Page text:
Five months of painstaking planning and experimentation went into creating the film, for which the new Honda Accord was literally taken to pieces. The car's individual parts were then used to construct an ambitiously complex Rube Goldberg-like contraption. A small cog rolls and nudges into a larger one, setting in motion a chain reaction that ultimately involves walking windshield wipers, rotating panes of glass and a tumbling muffler. The domino effect occurs in a spare room and ends with an Accord rolling off a ramp to a gentle stop as the voice-over asks, "Isn't it nice when things just work?" The tagline: "The power of dreams."
"They have broken the mold of relying on fashion and the latest techniques for car advertising," said Rooney Carruthers, creative director of London's Vallance Carruthers Coleman Priest and former executive creative director of FCB San Francisco. "It is eminently watchable and has subtly built a distinctive vocabulary for the Honda brand."
Ironically, if "Cog" becomes a Cannes contender, it will compete against an auto spot that features almost no car parts: Saturn's "Sheet Metal" from Goodby Silverstein & Partners, San Francisco, which features people on foot doing things they'd do in a car. It is expected to be a favorite among creative juries.
The Honda ad was created entirely without special effects. It was split into two continuous takes only because no studio was big enough to accommodate the entire sequence. The only post-production trickery is the lighting on the car doors at the end.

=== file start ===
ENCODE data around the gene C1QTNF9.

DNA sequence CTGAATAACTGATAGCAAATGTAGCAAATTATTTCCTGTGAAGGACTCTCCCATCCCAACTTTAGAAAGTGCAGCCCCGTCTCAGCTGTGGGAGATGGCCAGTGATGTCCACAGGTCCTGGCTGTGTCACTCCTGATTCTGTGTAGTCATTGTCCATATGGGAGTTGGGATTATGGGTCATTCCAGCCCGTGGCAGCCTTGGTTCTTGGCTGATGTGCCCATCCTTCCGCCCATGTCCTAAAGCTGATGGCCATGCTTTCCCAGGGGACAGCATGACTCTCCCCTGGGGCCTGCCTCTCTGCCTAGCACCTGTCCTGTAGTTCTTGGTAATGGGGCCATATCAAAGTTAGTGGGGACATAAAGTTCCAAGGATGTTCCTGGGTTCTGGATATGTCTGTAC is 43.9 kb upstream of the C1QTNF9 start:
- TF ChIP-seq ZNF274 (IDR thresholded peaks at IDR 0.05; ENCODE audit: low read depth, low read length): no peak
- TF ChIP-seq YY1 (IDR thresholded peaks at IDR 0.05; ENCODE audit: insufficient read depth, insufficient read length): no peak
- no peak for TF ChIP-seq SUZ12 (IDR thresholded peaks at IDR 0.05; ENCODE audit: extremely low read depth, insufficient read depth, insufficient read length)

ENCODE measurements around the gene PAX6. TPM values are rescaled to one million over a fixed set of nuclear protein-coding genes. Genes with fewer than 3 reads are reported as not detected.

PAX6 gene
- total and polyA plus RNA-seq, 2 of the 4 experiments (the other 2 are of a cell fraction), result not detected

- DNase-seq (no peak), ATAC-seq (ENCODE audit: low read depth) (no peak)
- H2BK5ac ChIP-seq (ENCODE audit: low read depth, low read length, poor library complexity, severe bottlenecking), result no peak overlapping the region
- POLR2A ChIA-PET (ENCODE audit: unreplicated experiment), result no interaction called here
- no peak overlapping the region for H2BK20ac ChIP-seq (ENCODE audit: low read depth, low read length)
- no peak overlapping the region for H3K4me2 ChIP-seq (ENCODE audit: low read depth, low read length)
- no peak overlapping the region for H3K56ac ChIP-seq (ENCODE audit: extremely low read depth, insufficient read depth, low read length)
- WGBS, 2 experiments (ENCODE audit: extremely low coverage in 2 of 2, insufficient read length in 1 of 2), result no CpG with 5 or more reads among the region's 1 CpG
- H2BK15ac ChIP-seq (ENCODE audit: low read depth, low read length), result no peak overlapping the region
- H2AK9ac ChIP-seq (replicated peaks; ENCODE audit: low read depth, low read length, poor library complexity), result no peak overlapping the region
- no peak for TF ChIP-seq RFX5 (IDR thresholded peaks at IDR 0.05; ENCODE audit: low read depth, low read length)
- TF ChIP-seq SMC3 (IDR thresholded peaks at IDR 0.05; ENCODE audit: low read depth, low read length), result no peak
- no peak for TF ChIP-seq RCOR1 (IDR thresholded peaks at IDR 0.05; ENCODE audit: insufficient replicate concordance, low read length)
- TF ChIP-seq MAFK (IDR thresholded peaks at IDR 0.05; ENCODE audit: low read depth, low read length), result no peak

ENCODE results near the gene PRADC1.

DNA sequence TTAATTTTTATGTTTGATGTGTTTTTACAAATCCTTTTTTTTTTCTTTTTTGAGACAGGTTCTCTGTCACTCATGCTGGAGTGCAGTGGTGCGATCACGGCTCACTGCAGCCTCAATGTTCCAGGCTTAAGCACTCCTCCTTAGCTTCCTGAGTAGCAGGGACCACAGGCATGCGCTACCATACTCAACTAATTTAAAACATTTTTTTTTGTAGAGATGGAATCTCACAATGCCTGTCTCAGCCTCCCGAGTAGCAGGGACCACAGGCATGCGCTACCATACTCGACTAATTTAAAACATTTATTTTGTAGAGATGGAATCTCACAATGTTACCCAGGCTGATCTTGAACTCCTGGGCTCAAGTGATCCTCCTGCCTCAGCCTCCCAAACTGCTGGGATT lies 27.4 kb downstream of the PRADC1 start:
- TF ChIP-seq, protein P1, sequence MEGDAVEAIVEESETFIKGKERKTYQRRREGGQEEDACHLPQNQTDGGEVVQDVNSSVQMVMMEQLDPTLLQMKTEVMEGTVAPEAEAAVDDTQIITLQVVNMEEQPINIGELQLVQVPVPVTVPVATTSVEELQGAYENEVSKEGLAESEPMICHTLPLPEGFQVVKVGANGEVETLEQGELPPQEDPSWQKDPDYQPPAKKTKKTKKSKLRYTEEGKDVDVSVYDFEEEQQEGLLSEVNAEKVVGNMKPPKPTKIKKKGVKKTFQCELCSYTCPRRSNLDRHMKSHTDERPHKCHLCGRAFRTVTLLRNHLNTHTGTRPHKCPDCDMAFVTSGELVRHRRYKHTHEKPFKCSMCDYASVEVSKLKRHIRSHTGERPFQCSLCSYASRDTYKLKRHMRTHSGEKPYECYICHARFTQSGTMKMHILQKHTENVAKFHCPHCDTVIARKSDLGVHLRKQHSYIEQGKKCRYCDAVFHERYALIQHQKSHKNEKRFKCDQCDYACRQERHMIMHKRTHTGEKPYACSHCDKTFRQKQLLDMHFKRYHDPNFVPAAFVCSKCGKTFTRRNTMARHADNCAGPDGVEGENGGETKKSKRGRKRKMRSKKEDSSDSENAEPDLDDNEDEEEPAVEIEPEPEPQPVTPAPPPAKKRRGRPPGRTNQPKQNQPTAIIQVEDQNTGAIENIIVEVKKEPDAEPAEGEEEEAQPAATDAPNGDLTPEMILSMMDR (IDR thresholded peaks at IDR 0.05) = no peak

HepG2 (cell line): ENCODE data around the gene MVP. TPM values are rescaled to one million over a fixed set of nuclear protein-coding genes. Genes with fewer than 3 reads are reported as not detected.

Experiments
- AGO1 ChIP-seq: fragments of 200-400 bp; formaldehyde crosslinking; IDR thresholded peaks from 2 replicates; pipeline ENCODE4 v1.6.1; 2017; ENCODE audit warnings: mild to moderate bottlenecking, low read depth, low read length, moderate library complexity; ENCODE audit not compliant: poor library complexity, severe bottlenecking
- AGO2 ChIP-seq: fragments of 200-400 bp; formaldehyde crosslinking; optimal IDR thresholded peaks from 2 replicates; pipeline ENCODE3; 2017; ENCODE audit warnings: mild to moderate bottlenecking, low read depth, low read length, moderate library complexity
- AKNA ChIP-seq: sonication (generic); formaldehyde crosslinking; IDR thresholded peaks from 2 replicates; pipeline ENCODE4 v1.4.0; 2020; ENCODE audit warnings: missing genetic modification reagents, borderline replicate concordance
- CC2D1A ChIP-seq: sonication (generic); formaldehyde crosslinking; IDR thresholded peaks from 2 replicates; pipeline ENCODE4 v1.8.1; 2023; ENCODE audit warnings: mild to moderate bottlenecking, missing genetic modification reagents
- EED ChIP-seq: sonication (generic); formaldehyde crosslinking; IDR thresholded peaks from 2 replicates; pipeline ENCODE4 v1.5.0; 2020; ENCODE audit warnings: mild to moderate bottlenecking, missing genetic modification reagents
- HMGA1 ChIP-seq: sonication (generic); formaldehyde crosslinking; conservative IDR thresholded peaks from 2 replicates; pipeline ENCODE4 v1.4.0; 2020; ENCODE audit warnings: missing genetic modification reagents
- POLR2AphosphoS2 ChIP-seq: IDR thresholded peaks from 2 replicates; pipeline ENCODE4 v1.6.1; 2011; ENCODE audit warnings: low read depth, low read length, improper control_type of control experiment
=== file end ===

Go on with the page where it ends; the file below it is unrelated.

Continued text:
"It's like a ballet," said Tony Davidson, joint creative director at Wieden & Kennedy, London. "It had to have rhythm, beauty and pace."
Ben Walker and Matt Gooden, the writer and art director behind the $1.2 million commercial, were given the first hand-built, pre-production model of the Accord, and stripped the car. They messed around with the parts for months, meeting with the Honda team weekly to exchange ideas and test concepts.
The spot, shot over five days outside Paris, took 606 takes. "The shoot was a big nightmare, but a brilliant nightmare," Mr. Walker said. "It should have been a nervous and panic-stricken time, but we felt privileged and were constantly learning new things."
Wieden & Kennedy won the Honda U.K. business in 2001. The car marketer sees itself as the Nike of the automotive industry, Mr. Davidson said. But the brand has an image problem in the U.K., where it has a reputation for being dull and lacking in style. Honda is a fairly niche car manufacturer in the U.K., with a 3% share of the market.
Since the ad broke April 6, visits to Honda's Web site have quadrupled and calls to the contact center have tripled. The film has been entered in the International Advertising Festival, held in Cannes, France, in June. Its shot at the Grand Prix could be hurt by the fact that Wieden & Kennedy's Portland, Ore., office won the top prize last year, for Nike's "Tag" spot. To make it more politically delicate, Wieden Chairman Dan Wieden chairs the jury this year.
"Cog" won't air in the U.S. Eric Conn, assistant VP-national advertising for American Honda Motor Co.'s Honda and Acura brands, said the spot wouldn't work in America. "I don't have the luxury to use a spot with no feature benefits or to buy 120 seconds," he said.
contributing: jean halliday